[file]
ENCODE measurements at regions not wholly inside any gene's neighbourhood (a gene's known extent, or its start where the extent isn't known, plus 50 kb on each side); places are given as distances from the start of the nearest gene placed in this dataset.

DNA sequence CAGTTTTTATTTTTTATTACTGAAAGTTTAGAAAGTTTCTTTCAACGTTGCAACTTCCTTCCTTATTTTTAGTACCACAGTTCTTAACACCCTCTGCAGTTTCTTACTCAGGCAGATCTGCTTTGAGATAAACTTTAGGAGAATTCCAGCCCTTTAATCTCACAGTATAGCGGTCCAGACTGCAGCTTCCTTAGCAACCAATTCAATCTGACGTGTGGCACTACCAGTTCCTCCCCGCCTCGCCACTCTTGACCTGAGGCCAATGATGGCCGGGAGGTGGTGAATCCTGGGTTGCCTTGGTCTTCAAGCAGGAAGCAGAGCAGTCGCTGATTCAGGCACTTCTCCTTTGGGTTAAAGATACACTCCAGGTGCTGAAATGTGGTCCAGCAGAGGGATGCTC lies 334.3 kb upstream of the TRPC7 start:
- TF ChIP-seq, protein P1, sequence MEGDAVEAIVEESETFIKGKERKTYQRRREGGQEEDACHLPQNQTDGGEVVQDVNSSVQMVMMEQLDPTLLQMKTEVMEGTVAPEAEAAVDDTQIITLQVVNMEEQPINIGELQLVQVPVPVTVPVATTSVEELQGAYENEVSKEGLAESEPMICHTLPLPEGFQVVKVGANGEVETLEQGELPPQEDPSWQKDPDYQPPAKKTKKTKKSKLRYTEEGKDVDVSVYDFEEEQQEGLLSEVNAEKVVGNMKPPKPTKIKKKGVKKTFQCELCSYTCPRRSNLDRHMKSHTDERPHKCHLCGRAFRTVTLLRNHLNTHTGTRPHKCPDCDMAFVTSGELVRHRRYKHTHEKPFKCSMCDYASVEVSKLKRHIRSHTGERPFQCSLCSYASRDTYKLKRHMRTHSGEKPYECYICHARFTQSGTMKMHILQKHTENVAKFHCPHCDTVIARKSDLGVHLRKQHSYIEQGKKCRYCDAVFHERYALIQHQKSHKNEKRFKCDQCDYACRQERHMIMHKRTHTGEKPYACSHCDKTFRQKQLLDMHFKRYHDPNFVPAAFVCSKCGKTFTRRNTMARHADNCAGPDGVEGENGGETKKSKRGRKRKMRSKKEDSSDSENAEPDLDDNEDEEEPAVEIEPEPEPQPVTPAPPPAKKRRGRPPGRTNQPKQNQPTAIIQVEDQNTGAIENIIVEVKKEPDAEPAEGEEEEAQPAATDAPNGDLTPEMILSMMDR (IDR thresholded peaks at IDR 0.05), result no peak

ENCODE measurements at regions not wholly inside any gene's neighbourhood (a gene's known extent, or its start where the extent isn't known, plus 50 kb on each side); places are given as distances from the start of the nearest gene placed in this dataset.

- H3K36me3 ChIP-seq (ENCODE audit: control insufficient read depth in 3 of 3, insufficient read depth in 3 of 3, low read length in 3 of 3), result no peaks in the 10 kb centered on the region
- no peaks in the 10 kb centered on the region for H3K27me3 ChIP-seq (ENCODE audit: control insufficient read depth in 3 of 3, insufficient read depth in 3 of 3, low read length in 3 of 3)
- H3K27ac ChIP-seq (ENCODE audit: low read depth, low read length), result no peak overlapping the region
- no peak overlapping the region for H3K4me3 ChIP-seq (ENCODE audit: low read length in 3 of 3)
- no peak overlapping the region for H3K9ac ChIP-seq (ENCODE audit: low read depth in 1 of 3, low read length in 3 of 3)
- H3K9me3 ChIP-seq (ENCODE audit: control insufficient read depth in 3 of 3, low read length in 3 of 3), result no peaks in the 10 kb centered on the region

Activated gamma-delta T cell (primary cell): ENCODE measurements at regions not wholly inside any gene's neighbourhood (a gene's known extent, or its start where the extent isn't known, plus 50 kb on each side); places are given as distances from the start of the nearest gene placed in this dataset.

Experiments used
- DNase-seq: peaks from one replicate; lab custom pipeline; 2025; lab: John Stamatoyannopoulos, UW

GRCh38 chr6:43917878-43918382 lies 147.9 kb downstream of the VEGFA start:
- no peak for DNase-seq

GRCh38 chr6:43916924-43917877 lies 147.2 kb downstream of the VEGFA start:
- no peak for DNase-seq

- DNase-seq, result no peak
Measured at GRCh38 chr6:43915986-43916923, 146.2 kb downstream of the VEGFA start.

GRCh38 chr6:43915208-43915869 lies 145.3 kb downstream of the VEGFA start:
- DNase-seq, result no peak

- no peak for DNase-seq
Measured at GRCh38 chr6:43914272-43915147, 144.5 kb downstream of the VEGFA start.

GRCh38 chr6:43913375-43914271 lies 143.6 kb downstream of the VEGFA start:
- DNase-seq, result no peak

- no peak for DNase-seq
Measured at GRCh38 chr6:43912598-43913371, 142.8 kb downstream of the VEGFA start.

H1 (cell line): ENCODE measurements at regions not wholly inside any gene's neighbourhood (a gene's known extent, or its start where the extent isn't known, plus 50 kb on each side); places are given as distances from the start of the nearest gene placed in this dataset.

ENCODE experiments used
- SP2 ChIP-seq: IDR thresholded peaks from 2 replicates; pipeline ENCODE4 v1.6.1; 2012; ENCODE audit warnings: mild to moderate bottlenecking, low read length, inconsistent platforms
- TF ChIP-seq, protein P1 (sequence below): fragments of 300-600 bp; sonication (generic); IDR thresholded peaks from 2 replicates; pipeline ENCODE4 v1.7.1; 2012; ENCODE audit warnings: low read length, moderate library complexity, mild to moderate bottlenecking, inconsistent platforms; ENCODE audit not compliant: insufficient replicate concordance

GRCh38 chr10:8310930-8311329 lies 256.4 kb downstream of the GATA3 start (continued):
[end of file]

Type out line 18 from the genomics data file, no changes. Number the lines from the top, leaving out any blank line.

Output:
- DNase-seq, result no peak